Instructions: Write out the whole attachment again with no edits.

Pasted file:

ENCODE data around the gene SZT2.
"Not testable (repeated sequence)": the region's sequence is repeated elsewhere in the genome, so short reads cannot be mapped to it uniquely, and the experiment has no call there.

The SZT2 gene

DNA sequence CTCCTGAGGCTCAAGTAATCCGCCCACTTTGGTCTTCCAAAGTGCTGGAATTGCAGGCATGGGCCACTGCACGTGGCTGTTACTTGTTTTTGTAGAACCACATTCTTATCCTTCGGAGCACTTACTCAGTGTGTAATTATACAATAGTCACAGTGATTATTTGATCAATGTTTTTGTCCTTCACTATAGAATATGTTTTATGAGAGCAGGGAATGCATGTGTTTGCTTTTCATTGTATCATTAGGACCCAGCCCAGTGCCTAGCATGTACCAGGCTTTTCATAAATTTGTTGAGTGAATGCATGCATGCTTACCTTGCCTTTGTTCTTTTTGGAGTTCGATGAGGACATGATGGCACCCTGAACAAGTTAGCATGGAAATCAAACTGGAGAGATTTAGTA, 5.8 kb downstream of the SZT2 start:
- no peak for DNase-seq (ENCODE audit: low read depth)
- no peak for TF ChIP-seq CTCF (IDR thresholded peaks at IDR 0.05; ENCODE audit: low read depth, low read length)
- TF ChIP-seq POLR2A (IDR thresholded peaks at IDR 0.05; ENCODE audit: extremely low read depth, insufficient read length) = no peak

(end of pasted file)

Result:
ENCODE data around the gene SZT2.
"Not testable (repeated sequence)": the region's sequence is repeated elsewhere in the genome, so short reads cannot be mapped to it uniquely, and the experiment has no call there.

The SZT2 gene

DNA sequence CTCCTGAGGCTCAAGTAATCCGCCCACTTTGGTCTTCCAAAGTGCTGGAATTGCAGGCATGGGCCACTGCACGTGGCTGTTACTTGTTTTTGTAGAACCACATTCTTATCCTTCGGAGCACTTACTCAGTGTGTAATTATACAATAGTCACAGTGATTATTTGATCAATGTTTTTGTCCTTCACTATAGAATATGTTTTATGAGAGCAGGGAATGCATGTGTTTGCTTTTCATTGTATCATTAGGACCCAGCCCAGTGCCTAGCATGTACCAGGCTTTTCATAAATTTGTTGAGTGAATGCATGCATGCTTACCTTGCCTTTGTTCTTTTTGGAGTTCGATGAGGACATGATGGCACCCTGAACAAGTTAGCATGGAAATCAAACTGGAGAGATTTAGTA, 5.8 kb downstream of the SZT2 start:
- no peak for DNase-seq (ENCODE audit: low read depth)
- no peak for TF ChIP-seq CTCF (IDR thresholded peaks at IDR 0.05; ENCODE audit: low read depth, low read length)
- TF ChIP-seq POLR2A (IDR thresholded peaks at IDR 0.05; ENCODE audit: extremely low read depth, insufficient read length) = no peak